There was no significant difference in error rate between WH, mean = 29.31%, SD = 13.37 and BH conditions, mean = 28.06%, SD = 12.53, t(11) = 0.59, p = 0.57. For WH conditions there was no significant order difference in error rate between index-to-middle and middle-to-index fingers, t(10) = 0.95, p = 0.95. For BH conditions, error rate means were virtually identical, 30.28 (SD = 16.32) versus 30.93 (SD = 14.52), for right-to-left versus left-to-right respectively, t(5) = 0.22, p = 0.837. Mean error rates were comparable for all conditions. WH and BH error rates were robustly correlated, r = 0.90, p < 0.001. Overall, error means and individual differences in error rates were strikingly consistent across all three tasks.
Event-Related and Oscillatory Brain Activity
Evidence for response inhibition in primary motor cortex
Event-related beamformer analysis revealed typical motor fields beginning approximately 200 ms prior to movement onset in the precentral gyrus (BA 4 and 6) in the primary motor cortex contralateral to the side of movement, reaching peak amplitude at approximately 50 ms prior to movement onset, followed by a MEF 30–50 ms after movement onset (Cheyne and Weinberg, 1989; Cheyne et al., 2006a). Figure 3A shows the source locations for significant voxels (p < 0.01) superimposed on a template brain. Grand averaged time courses (Figure 3B) revealed very similar motor fields for both default and error movements (i.e., movement of the same finger to both non-targets and targets). However, correct switch movements showed notable differences prior to movement onset. In the WH condition, a slight dip in the motor field is observed at around −200 ms, followed by a significant increase in peak amplitude at −100 ms (p < 0.02, paired t-test). This difference was significant for both middle-to-index and index-to-middle switching, and therefore not a bias of response finger. Moreover, in both BH conditions, the correct switch trials showed a complete polarity reversal of the motor field in the ipsilateral motor cortex (i.e., the motor cortex contralateral to the hand that had to be inhibited) at the same latency (red arrows in Figure 3B). The use of fixed source orientation for the beamformer calculations, and inspection of field patterns in the sensor data confirmed that this constituted a true reversal of current direction (dipole orientation). This ipsilateral activity corresponded to a significant ipsilateral peak in the source images for the switch movements (Figure 3A, right).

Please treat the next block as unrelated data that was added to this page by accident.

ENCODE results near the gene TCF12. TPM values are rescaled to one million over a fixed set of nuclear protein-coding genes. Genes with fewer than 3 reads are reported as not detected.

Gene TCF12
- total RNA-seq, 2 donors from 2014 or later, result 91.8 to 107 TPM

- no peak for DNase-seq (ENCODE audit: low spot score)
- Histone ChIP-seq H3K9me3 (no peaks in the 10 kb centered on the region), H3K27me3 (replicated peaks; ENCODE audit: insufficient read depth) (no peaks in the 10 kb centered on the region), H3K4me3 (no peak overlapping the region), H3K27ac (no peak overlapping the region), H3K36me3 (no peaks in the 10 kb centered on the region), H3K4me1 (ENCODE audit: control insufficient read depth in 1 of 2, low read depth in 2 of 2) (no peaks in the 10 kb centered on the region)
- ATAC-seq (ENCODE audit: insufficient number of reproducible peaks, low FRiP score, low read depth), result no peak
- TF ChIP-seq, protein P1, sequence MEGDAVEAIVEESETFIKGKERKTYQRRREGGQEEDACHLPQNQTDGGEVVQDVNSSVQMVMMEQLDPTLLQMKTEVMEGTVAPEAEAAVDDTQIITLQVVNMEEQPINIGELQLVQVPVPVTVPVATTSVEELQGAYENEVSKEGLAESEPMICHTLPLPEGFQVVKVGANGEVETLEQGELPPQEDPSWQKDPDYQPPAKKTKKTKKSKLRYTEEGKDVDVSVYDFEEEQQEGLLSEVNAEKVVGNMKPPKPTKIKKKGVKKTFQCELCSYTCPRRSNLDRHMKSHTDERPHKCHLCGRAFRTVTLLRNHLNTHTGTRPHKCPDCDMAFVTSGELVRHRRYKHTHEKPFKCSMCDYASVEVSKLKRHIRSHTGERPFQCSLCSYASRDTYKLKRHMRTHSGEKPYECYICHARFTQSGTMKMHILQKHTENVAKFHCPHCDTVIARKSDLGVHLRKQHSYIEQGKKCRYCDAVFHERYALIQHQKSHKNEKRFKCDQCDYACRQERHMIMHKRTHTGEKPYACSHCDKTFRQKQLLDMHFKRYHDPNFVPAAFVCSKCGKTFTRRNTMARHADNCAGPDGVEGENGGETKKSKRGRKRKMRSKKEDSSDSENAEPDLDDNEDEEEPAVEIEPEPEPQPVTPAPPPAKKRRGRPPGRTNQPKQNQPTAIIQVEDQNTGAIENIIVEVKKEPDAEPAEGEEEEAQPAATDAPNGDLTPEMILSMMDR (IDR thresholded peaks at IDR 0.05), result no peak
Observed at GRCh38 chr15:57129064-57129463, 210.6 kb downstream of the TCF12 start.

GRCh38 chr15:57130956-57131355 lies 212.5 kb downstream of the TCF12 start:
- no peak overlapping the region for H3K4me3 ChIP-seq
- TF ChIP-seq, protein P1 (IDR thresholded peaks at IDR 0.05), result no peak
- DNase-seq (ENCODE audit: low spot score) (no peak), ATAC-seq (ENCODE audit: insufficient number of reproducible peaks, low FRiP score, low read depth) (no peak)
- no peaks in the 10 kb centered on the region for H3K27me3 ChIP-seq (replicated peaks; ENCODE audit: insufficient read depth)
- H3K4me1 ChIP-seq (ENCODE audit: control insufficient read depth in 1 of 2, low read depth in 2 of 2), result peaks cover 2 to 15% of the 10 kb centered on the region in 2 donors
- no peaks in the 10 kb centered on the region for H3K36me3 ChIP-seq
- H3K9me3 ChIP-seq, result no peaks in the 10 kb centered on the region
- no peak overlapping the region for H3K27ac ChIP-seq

Figure 3. (A) Group images of event-related sources in motor cortex (precentral gyrus). Left and middle images show activity for default (right index) responses for the within hand (WH) and between hand (BH). Image at far right shows motor cortex activity for switch trials (left index finger). (B) Averaged source waveforms of brain activity in the left and right motor cortex for all conditions. For switch trials (green traces) significantly larger amplitude was observed prior to movement onset (*p < 0.02). Polarity reversals ipsilateral to the switch hand for successful switch trials are indicated by red arrows.
Evidence for controlled response switching: pre-movement frontal theta activity